This is an interactive map of Manitoba’s historic sites. Use the mouse to move the view to a particular part of Manitoba, and the zoom slider in the upper, left corner to move in and out. Then click on a particular marker to open a new browser window with a description of that historic site.
THIS MAP IS A WORK IN PROGRESS. Please send comments on it to the MHS Webmaster at firstname.lastname@example.org.
16 March 2013: Work on a database back end for the map has been delayed due to unforeseen technical problems, but we anticipate it will be done by spring. Stay tuned. Meanwhile, plans are being made for field work this summer to locate additional sites in the southern and southeastern parts of the province. As always, suggestions of new sites, and corrections to existing ones, can be submitted using a form here.
8 December 2012: The map has just passed the 4,000 mark for the number of sites on it. Huzzah! Some additions include a list of interesting rural buildings published in the early 1980s by Manitoba Co-operator, as well as sites found as a result of travels through western Manitoba earlier this year. Stayed tuned for more additions.
19 September 2012: Just learned that we have received a Manitoba Heritage Grant to build a database-driven back end for the map, which should dramatically increase its speed (especially on mobile devices like cellphones and tablets) and user-configurability. Huzzah! We will be working with Mike at Shared Logic in Brandon to add this great new capability, which should be available late in 2012.
11 September 2012: The search goes on. As a result of continued field work in western Manitoba, the total site count now stands at 3,927. We also continue to improve the database by obtaining more accurate coordinates for some sites and removing the odd duplicate entry. Suggestions of new sites, and corrections to existing ones, are always welcome and should be submitted using a submission form here.
21 July 2012: The total number of sites on the map has now surpassed 3,600 as a result of field work in western Manitoba over the past few weeks.
18 June 2012: Thanks to Neil Christoffersen, Reeve of the Rural Municipality of North Norfolk, I had a tour of the fascinating concrete-block buildings around the village of Austin. These distinctive structures were built using blocks made for just a few years in the early 20th century by the Thomson family near their farm southwest of Austin. Several buildings survive, including a private residence in Austin, a barn at the Thomson farm site, and the Pitzer House. The concrete blocks used to make other buildings in the general vicinity, such as Matchettville School, were probably also made by the Thomsons.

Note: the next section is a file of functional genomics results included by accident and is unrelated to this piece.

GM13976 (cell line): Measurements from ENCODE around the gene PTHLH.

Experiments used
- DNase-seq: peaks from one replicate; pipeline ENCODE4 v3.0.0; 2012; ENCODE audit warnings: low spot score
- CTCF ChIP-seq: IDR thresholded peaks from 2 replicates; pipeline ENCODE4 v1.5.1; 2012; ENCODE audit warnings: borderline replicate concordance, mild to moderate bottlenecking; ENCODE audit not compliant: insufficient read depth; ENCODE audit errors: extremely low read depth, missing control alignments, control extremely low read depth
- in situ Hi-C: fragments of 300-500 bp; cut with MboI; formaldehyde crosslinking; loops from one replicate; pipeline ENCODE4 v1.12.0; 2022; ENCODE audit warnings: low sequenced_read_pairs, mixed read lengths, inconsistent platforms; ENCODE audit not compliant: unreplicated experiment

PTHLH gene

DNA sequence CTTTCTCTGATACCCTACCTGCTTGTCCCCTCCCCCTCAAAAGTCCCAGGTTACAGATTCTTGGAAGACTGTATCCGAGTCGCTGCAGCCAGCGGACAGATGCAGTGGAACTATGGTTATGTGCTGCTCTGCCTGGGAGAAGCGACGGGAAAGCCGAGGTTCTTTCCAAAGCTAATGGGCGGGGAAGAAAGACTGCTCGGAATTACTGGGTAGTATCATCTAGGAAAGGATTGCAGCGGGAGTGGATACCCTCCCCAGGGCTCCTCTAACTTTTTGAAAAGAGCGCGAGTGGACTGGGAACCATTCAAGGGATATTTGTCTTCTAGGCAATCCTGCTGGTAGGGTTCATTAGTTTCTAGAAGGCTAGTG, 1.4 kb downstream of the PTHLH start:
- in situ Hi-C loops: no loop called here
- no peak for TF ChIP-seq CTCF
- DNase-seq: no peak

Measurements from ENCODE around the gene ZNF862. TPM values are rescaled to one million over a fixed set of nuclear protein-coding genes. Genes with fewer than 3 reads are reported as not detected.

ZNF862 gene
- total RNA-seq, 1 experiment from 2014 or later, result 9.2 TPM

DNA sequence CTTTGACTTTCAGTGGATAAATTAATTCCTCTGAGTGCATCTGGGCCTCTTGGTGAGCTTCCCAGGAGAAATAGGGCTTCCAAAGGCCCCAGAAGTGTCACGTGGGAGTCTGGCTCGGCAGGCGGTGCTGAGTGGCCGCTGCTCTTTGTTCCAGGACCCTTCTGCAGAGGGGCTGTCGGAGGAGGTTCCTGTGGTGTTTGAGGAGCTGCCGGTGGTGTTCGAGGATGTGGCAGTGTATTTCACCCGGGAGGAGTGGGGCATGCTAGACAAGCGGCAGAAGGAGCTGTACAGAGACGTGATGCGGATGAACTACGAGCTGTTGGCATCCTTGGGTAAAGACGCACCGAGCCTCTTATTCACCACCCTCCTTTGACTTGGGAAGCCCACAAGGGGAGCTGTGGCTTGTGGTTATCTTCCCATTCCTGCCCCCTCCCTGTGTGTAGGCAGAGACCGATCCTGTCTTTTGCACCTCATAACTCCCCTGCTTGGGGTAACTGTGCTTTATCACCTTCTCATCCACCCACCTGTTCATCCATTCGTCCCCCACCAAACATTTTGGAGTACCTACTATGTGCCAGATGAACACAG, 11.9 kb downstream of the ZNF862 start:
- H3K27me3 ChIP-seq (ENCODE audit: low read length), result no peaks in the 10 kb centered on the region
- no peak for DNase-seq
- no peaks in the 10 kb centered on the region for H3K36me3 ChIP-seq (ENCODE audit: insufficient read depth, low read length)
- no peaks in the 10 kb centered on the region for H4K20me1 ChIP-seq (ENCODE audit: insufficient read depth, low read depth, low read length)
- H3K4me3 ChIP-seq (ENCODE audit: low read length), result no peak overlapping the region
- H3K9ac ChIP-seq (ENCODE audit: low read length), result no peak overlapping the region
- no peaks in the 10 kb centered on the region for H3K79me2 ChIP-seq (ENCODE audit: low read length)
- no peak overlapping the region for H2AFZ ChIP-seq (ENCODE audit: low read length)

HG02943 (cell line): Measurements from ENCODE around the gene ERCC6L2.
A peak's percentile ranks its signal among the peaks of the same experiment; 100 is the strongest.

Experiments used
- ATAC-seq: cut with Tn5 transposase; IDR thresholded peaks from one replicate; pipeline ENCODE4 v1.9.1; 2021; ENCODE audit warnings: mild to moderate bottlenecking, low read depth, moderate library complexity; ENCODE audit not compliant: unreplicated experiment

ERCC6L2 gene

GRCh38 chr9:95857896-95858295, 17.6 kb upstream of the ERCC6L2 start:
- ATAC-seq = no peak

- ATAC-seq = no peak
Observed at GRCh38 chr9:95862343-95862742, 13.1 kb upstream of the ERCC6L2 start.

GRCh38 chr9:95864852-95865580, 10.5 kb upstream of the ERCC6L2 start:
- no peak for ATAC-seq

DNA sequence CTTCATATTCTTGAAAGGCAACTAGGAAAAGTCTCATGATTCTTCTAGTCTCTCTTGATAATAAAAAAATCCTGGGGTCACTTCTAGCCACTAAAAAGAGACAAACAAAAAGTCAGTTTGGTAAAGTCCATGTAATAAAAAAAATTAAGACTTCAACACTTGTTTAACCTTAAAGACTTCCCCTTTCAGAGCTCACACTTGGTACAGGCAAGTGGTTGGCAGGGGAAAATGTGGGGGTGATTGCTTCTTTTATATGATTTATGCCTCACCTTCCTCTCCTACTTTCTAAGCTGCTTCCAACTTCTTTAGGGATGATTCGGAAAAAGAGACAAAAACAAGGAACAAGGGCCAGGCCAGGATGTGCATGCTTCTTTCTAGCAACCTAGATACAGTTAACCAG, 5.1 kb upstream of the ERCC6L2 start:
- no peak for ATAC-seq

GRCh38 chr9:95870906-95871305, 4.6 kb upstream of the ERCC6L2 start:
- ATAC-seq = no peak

27 May 2012: Want to view these historic sites on your GPS receiver? Ya, me too! So I worked out a way to do it, at least for Garmin receivers. You will need to download and install the software POI Loader from the Garmin website (Windows and Mac only) then use it to transfer the site database in comma-separated-value (CSV) format into your receiver. Voila! You only get the sites coordinates, and their associated names, not the linked page on the MHS website for each site, at least not yet.
1 January 2012: We ended the year 2011 with a total of ... (drum roll, maestro) ... 3,009 sites. The past year was a productive one, with over 1,000 sites added to the map. We wish to thank the people who helped in making this map one of the most comprehensive inventories of historic sites in Manitoba that has ever existed. A full list of the people who have helped us is given below but we would like to draw special attention to those who were particularly helpful in 2011: Christian Cassidy, Allan Drysdale, Ed Grassick, Rob McInnes, and Peter McLure. Thanks, guys! And we would like to reiterate our thanks to the Manitoba Heritage Grants Program for funds that enabled us to add many sites in southwestern Manitoba. We plan to carry on expansion of the map into other areas of the province, including western Manitoba north of the Trans Canada Highway, in 2012. As always, suggestions of new sites are welcome and can be submitted here.
20 October 2011: Thanks to Peter McLure, another 185 cemeteries, mostly in southeastern Manitoba, have been added to the main map (above). They do not yet appear in site searches or in the cemetery index but this limitation will be removed as the sites are fully integrated into our database.